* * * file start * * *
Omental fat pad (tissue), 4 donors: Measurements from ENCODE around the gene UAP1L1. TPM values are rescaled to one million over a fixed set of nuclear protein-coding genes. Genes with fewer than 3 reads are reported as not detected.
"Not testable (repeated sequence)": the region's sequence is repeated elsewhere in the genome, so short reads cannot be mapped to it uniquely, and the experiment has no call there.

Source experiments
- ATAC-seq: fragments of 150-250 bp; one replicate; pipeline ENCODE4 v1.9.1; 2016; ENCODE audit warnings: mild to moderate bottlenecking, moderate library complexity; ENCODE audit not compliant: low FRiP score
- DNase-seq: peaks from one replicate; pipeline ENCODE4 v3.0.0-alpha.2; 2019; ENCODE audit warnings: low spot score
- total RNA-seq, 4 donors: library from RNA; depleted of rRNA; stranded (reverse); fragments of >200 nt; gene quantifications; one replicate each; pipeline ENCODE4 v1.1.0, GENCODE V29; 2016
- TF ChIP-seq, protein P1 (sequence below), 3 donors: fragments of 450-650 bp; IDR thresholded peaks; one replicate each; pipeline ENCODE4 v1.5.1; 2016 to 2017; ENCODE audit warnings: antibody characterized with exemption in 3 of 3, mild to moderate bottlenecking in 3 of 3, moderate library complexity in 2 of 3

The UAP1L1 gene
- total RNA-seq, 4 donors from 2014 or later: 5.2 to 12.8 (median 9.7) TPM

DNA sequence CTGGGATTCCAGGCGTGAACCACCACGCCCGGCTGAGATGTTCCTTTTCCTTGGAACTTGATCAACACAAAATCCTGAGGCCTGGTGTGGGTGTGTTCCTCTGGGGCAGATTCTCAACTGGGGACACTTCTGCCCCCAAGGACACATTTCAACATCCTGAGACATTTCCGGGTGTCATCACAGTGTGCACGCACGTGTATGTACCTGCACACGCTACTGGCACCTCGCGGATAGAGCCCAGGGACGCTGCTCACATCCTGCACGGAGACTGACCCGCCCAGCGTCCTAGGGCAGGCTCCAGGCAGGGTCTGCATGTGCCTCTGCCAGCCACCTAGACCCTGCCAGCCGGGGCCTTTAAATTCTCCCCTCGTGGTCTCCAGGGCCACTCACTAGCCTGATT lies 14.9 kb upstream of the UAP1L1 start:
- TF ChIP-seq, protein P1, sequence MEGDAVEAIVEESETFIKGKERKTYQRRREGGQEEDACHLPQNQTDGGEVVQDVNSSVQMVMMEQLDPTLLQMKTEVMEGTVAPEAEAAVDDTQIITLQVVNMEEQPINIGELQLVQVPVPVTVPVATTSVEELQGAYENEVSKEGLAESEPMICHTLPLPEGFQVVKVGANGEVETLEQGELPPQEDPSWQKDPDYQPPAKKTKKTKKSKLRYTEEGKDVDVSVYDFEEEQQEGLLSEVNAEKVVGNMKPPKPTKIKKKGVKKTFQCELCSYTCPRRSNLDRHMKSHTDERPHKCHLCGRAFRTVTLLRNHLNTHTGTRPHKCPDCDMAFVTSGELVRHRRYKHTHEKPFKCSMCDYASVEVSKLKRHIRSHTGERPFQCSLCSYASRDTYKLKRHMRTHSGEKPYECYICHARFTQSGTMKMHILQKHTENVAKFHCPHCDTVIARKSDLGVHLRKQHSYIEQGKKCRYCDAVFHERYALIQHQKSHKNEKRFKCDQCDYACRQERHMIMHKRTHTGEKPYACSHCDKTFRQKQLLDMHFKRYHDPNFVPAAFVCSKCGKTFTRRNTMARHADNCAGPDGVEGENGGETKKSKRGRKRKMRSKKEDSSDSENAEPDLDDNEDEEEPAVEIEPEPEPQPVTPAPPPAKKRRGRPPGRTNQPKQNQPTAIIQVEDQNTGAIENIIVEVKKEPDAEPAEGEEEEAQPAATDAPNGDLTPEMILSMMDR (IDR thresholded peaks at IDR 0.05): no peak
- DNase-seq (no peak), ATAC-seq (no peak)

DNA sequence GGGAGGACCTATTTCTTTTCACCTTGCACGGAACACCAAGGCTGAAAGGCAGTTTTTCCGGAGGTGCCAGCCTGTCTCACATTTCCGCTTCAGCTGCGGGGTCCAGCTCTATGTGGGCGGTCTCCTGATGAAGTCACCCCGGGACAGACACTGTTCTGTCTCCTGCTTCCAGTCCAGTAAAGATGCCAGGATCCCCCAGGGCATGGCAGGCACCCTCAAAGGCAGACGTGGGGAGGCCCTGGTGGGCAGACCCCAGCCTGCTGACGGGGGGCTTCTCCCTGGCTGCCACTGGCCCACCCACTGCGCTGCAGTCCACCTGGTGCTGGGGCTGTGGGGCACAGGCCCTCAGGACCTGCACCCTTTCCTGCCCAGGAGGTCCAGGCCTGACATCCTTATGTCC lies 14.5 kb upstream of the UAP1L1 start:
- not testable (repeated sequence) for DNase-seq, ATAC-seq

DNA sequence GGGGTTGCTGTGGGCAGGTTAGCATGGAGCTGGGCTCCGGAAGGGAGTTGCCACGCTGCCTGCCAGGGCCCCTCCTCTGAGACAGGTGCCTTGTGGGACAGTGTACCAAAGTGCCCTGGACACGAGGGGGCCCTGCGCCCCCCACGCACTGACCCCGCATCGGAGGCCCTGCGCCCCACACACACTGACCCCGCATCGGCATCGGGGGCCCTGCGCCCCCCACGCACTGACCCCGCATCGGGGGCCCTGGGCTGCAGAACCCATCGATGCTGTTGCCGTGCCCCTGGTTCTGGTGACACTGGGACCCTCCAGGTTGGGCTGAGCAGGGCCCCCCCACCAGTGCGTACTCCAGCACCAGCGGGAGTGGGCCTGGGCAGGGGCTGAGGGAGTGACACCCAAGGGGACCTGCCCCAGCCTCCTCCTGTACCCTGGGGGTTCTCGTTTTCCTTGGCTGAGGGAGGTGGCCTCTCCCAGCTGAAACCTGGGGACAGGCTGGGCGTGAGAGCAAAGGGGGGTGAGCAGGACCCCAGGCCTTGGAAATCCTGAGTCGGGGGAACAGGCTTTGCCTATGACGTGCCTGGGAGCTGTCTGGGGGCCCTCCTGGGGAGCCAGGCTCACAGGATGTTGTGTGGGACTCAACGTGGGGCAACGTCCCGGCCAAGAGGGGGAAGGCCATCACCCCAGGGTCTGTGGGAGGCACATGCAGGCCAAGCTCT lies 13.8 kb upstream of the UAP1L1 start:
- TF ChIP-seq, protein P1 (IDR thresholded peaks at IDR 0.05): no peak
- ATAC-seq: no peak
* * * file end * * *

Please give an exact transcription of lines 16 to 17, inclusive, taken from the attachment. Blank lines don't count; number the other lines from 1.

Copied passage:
- TF ChIP-seq, protein P1 (IDR thresholded peaks at IDR 0.05): no peak
- ATAC-seq: no peak